Me Hungry!

I learned something about living bread last night.  Yes, bread is alive.  So are beer, yogurt, and many other tasty things.  I made a rustic olive bread which requires a sponge to be made a few days ahead of time.  A sponge is just flour, water, and a tiny bit of yeast.  This particular sponge was a poolish type, which is the consistency of pancake batter.  After you mix it up, it bubbles and froths for a few hours, then you put in the fridge.  The yeast continues to multiply and eat the flour, then you add it to the other ingredients to make the bread.  But last night my bread was super watery and kept requiring more and more flour.  What?!  My recipe hadn’t changed, then it hit me.  The yeast ate up some flour, but the water remained in the poolish, so my water/flour ratio changed.  I imagine the yeast organisms like tons of little Pac-Man creatures gobbling up flour.  Nom nom nom!

Okay, this seemed way more interesting last night at 11:30 as I was kneeling in front of the oven.  Maybe it’s the 500-degree heat, or the thrill of spraying water on hot oven walls and watching it vaporize in a hissing puff, but I do get a thrill from making bread.  Skydivers and croc-wrestlers may laugh, but baking provides plenty of excitement.

Aside from baking, I’ve begun my new writing project and have an outline roughed out.  I am following Jon Franklin’s Writing for Story method which involves very precisely-worded complication, resolution, and development clauses.  Picking the exact action word is important, and helps you figure out exactly what your story is about.  Since I’ve started using his outline method, and his sequence of writing (end, beginning, then middle), my projects have been much more cohesive and goal-oriented.  I think this saves a lot of useless wandering and bloated prose.  If you don’t know where you’re going, why start walking?  So now I know a little more about my main character, her problems, challenges, and resolutions.  After a little more outline tweaking, I’ll be ready to put on my goggles and jump into her world.  See, writing is exhilarating too!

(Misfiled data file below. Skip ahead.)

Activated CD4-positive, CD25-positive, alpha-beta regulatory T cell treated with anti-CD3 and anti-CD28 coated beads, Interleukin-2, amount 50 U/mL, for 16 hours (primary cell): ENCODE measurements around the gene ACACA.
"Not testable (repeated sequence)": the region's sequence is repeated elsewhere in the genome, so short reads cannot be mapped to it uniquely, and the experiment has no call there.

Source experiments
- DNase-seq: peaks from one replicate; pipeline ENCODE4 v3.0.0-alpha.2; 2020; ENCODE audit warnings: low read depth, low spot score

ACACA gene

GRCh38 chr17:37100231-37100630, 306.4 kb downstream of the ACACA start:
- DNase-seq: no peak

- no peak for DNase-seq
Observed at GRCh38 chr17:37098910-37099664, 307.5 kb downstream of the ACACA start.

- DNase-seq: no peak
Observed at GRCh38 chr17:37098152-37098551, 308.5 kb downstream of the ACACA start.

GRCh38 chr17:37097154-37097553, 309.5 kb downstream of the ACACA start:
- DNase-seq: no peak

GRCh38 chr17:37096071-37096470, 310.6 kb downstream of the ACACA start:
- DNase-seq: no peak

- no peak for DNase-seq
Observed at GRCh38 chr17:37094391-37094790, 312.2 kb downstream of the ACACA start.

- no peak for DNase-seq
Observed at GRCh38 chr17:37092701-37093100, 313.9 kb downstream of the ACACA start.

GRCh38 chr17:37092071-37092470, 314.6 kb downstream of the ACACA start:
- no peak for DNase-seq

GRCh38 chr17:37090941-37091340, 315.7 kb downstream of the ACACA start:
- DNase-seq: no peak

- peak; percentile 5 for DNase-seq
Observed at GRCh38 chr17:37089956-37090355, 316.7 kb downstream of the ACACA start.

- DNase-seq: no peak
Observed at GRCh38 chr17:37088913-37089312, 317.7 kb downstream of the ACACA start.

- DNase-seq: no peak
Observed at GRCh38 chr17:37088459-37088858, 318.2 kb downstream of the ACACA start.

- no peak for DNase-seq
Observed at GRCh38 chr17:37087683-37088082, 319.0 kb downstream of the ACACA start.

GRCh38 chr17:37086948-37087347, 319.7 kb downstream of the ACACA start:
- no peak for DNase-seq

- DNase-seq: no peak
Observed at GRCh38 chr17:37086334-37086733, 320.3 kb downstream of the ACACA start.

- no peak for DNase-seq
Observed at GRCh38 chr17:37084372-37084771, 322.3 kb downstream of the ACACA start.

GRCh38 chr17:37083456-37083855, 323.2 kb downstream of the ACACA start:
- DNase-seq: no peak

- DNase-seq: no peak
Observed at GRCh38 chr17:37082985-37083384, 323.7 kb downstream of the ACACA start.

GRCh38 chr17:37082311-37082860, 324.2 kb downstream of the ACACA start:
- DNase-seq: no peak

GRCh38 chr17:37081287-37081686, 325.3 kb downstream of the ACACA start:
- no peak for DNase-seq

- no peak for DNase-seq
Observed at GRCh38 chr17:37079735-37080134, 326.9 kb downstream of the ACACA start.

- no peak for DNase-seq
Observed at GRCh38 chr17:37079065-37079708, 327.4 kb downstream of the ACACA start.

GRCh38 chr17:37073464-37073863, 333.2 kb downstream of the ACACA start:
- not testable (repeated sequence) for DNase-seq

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1 comment
  1. You know, I've always wanted to do that. I just can't typically come up with exactly what the climax will be… which might explain why I've failed on day Three (at the latest) of NaNoWriMo for the past five years. I always have ideas of scenes and confrontations, and immensely enjoy the idea of arranging things and events ( was always a "decorate the dollhouse" kid much more than a "play with dolls"-er), but the flow and trajectory escape me.I heard on the Writer's Almanac this morning that Nabokov wrote on index cards, scribbling down jots and quotes and leaving them under his pillow at night so he could wake up and mull them over. Maybe that's where I need to go. Because, y'know, Vlad and I have so much in common.

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